The fact is that this sudden replacement of political intrigue with supernatural plots was just too sharp of a turnaround for my taste, which is unfortunate because Thief is a strong game mechanically. The stealth is challenging in all the right ways and after the first chapter the world is non-linear and fairly immersive. I say “fairly” because the vast majority of the immersion comes from the gameplay and the exploration, while it is heinously hampered by the absolute lack of interaction with neutral NPC’s, which don’t look at you, talk to you, or even notice you unless you actively try to murder them (or someone in their general vicinity; basically the only thing they notice is murder). However, the game earns major plusses for having side quests with their own stories and intrigues – I found myself more entertained by and immersed in those than with the main story line. These side quests allowed for a deeper look into life in the City, for people who were victimized by the Watch and people who were just trying to mind their own. Basically, the side quests are what the main quest should have been.

I do have to nitpick some parts of the gameplay, though. Money is gained by pilfering anything and everything in sight, and to achieve total completion you really do have to steal everything during story missions. This is a preposterously daunting task, as many of the hidden items are tiny trinkets and miniscule moneys. Attempting to accomplish this harshly distracts from the game’s narrative, which has already shot itself in the foot enough. Additionally, each mission provides the player with certain goals, no set of which can be completed in a single play-through. No matter how strong of a gamer you are, there is no way to remain undetected, not hurt anyone, be detected, and headshot the people who have detected you all during the same go.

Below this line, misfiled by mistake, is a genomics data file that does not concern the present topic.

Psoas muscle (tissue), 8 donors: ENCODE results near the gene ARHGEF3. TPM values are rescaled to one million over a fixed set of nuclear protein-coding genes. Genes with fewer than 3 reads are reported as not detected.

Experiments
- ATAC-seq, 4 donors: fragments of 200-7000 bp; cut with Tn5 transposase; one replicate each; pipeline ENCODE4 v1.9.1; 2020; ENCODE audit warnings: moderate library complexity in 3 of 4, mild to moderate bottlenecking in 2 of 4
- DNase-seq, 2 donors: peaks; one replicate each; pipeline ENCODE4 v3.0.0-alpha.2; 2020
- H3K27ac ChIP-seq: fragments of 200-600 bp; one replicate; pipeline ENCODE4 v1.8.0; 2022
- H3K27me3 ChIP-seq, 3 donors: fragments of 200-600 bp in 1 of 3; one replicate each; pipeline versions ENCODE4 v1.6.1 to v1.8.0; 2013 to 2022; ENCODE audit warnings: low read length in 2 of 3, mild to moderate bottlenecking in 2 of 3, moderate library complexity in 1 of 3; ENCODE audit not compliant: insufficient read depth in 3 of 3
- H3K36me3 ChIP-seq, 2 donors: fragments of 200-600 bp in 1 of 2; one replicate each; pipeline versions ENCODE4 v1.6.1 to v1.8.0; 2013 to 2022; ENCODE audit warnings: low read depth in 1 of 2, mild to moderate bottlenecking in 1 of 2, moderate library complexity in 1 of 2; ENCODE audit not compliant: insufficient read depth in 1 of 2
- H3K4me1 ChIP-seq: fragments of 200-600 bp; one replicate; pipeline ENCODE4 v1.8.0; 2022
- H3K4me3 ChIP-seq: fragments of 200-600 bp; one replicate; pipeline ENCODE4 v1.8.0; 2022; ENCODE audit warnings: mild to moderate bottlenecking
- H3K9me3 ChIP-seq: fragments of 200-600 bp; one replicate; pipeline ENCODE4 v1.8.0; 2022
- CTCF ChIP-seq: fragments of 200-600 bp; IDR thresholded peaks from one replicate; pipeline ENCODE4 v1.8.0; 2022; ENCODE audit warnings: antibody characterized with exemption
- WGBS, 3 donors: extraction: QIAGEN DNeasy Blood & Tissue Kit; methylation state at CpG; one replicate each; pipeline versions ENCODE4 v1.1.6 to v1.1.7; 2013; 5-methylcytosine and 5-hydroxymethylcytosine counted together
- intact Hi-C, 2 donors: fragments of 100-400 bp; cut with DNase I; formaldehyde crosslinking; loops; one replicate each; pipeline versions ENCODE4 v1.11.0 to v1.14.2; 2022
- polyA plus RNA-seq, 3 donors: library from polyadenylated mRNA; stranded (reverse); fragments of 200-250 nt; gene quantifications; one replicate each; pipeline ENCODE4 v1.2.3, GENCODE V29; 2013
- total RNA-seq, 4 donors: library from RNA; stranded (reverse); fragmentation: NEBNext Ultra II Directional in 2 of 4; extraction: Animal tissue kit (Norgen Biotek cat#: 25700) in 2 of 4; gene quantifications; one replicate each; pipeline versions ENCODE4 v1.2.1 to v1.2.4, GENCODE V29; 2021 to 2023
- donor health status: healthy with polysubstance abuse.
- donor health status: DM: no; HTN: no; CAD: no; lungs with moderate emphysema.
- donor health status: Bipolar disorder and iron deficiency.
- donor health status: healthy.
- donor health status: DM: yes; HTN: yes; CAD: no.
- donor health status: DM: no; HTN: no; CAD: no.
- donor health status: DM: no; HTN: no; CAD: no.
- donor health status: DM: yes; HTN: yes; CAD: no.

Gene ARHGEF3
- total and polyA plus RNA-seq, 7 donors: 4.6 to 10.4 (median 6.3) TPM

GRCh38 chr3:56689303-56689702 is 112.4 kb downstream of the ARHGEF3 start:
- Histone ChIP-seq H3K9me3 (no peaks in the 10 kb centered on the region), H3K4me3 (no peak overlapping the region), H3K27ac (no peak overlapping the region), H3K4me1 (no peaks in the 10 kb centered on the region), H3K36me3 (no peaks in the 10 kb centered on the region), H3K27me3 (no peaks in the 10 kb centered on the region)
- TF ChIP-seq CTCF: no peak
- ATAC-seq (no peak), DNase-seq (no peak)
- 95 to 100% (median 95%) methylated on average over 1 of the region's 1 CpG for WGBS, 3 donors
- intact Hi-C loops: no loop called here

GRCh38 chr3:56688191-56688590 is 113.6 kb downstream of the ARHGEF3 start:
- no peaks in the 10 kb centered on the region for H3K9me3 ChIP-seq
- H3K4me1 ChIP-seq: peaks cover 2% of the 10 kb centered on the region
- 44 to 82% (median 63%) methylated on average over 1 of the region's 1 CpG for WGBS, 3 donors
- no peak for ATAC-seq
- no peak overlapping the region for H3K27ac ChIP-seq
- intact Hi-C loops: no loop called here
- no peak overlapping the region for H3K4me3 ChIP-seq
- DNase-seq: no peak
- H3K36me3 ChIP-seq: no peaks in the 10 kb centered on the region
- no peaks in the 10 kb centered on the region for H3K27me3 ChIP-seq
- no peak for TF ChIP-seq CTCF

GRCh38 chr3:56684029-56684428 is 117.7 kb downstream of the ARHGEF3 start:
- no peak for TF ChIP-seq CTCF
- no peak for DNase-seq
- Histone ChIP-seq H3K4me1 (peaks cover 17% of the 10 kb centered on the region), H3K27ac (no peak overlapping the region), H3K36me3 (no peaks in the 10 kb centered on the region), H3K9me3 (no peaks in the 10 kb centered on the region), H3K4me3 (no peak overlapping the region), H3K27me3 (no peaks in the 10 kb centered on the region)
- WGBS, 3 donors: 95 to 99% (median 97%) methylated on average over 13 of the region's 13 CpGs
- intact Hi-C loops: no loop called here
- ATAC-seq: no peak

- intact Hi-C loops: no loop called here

From a mechanical standpoint, as good as the stealth systems are, Thief is not without its flaws. There are segments in the game that require climbing along ledges and windowsills, and the game automatically switches to third-person, needlessly and abruptly shattering all of the immersion that came with the first-person point-of-view, especially if you are playing with a limited HUD. The game also switches point of view with aerial takedowns – flashy knockout moves performed by pressing the “takedown” button while spying on enemies below. With all the platforming mechanics mapped to holding down the left trigger, there is also no way to know if you will jump to an adjacent rooftop or if Garrett will just casually walk off the ledge and fall clumsily to his death. The game has some bugs, as well: most notably that NPC’s will lock up if you reload a checkpoint, which is infuriating when you are trying to play without being spotted or without killing anyone and you have to go through a doorway where two NPC’s are now just standing indefinitely, when before reloading the checkpoint they would have conversed and walked away.

In the end, Thief is a game that you will enjoy if you find pleasure in playing patiently, but it is not a fantastic title. It is an alright game to have in the back pocket of your “Ready to download” inventory, though, so while it is not something I see myself coming back to while I have other games to play, it is something I will tool around in when I have a healthy amount of free time.